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#2119754 - 07/18/13 05:51 PM Is this a good way to rank the difficulty of a score?
ShiroKuro Online   content
3000 Post Club Member

Registered: 12/26/04
Posts: 3415
Loc: not in Japan anymore
A question (in PW's non-classical pianist corner forum) about whether a particular piece was "easy to play" or not got me thinking about how a score's difficulty is ranked. I sometimes think a piece sounds easier than it actually is, while another one will sound harder but be easier to play. I consider myself at an intermediate level, so I figure that if I can play something, then it's intermediate (or lower). But not only is that totally arbitrary, there is wide variation in difficulty across the various pieces I am currently working on and the pieces that are in my repertoire.

Sheetmusicplus.com lists guidelines for how it ranks scores

SMP Level Guidelines

so I decided to use that as a guideline and see how well I can systematically rank the difficulty of a particular piece.

But I wanted to ask here and see what the good folks in the teachers' forum think about how to rank a score's level. Is this SMP method a good one? How do you conclude whether a particular piece is an appropriate level for a particular student?

If you're interested, here's the thread from the non-classical pianist corner:
Where can I get music sheet for 'Summer?'
_________________________
Started piano June 1999. My recordings at Box.Net:
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#2119777 - 07/18/13 06:36 PM Re: Is this a good way to rank the difficulty of a score? [Re: ShiroKuro]
ezpiano.org Offline
1000 Post Club Member

Registered: 05/10/11
Posts: 1002
Loc: Irvine, CA
Yes SMP is a good one, I like it.
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#2119800 - 07/18/13 07:23 PM Re: Is this a good way to rank the difficulty of a score? [Re: ShiroKuro]
AZNpiano Offline
5000 Post Club Member

Registered: 08/07/07
Posts: 5422
Loc: Orange County, CA
The idea of ranking any piece by level is a problematic one. The most obvious problem is that, what's one person's "level 5" is another person's "level 6." It might serve a pedagogical purpose by giving students a general idea which books/pieces are of _similar_ level of difficulty. That's about it.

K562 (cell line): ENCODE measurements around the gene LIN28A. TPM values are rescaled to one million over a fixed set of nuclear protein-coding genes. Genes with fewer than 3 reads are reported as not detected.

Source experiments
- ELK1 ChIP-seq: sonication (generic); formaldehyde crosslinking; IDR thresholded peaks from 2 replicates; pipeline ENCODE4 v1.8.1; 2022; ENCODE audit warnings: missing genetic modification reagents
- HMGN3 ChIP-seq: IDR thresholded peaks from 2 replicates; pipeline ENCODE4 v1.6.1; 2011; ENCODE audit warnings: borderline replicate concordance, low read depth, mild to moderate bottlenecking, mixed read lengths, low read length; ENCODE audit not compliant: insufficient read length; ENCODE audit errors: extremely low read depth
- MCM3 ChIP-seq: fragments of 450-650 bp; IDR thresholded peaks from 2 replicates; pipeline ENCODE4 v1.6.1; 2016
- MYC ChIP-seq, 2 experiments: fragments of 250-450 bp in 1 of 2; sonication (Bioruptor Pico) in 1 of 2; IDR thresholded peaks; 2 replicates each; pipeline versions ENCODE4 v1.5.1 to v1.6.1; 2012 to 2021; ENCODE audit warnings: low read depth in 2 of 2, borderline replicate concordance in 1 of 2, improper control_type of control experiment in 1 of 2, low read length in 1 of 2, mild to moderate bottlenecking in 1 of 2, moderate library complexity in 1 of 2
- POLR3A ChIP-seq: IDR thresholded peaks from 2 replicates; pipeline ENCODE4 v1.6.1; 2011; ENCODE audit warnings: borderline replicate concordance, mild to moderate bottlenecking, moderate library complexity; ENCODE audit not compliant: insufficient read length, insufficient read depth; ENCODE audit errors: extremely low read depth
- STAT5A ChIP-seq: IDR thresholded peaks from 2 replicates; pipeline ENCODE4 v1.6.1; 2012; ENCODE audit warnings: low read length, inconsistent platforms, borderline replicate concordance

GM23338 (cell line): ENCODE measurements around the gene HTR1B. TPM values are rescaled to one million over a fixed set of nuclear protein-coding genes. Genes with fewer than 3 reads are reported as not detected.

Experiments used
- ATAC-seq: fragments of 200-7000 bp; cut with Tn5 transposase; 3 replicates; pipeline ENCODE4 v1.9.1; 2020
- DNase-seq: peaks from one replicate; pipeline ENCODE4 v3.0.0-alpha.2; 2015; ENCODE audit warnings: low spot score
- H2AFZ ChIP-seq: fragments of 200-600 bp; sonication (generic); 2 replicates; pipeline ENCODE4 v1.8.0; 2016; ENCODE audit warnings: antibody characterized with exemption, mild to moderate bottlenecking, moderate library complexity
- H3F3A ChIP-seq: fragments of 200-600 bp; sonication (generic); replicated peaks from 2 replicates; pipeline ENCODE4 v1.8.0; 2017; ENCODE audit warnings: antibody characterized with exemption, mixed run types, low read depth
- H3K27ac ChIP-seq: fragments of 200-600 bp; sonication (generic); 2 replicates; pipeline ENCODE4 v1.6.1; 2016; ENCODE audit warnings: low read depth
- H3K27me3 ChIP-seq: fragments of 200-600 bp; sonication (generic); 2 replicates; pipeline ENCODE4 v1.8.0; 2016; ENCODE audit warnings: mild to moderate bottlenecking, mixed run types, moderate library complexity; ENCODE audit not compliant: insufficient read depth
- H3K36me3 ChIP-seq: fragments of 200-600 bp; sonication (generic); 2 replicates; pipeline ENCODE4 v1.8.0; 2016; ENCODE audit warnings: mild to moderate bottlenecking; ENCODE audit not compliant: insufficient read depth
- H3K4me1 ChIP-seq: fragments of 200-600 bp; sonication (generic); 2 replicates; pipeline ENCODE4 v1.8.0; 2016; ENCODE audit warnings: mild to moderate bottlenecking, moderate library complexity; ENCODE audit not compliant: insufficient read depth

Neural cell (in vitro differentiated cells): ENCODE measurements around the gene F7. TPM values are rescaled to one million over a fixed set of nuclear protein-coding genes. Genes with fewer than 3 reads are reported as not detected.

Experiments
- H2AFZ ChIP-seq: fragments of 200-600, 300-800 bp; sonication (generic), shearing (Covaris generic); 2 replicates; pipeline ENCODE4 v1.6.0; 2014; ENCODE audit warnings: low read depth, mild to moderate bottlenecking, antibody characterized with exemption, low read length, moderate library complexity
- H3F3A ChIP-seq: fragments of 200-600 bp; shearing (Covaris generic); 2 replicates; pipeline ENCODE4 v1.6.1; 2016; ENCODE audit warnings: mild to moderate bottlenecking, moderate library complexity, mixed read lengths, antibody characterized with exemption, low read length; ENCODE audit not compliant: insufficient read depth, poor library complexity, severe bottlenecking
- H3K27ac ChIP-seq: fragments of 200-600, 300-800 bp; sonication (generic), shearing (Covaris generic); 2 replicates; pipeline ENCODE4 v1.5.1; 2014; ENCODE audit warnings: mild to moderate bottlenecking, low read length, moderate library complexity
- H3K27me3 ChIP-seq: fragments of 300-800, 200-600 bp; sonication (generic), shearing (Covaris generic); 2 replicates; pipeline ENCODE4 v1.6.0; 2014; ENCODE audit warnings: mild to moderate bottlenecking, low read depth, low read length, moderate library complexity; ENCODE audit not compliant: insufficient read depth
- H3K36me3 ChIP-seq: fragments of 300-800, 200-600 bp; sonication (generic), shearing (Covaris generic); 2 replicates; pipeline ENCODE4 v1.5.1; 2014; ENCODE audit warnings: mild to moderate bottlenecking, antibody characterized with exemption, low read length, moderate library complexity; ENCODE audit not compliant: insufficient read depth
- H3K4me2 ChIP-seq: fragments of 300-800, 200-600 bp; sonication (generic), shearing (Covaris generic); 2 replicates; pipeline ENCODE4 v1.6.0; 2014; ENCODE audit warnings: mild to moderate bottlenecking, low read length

The most obvious error is to use the list of levels to show that, if I am level 5, I can play all pieces listed in level 5. That's just a common problem I see with students who take CM or any other leveled tests.

My advice is just to be cautious when approaching the idea of levels. It is one with many inherent problems and potential problems.
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#2119842 - 07/18/13 08:50 PM Re: Is this a good way to rank the difficulty of a score? [Re: ShiroKuro]
ShiroKuro Online   content
3000 Post Club Member

Registered: 12/26/04
Posts: 3415
Loc: not in Japan anymore
Quote:
The idea of ranking any piece by level is a problematic one. The most obvious problem is that, what's one person's "level 5" is another person's "level 6."


AZNpiano, I agree, especially since my initial, totally arbitrary response to the question "is it easy to play" was "well if I can play it, it is." Obviously that's not helpful at all. It seems like at least the SMP guidelines give some objective ways to assess the score, so based on those measures, this is not "one person's 5,"  it's "does it have only three-note chords or also four-note chords" which seems much more useful.

Quote:
My advice is just to be cautious when approaching the idea of levels. It is one with many inherent problems and potential problems.


So what would you suggest when someone asks if a piece is easy or not? At least the SMP levels make one way of evaluating a score very clear.
_________________________
Started piano June 1999. My recordings at Box.Net:
https://app.box.com/s/j4rgyhn72uvluemg1m6u




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#2119866 - 07/18/13 09:43 PM Re: Is this a good way to rank the difficulty of a score? [Re: ShiroKuro]
John v.d.Brook Online   content
7000 Post Club Member

Registered: 03/18/06
Posts: 7311
Loc: Olympia, Washington, USA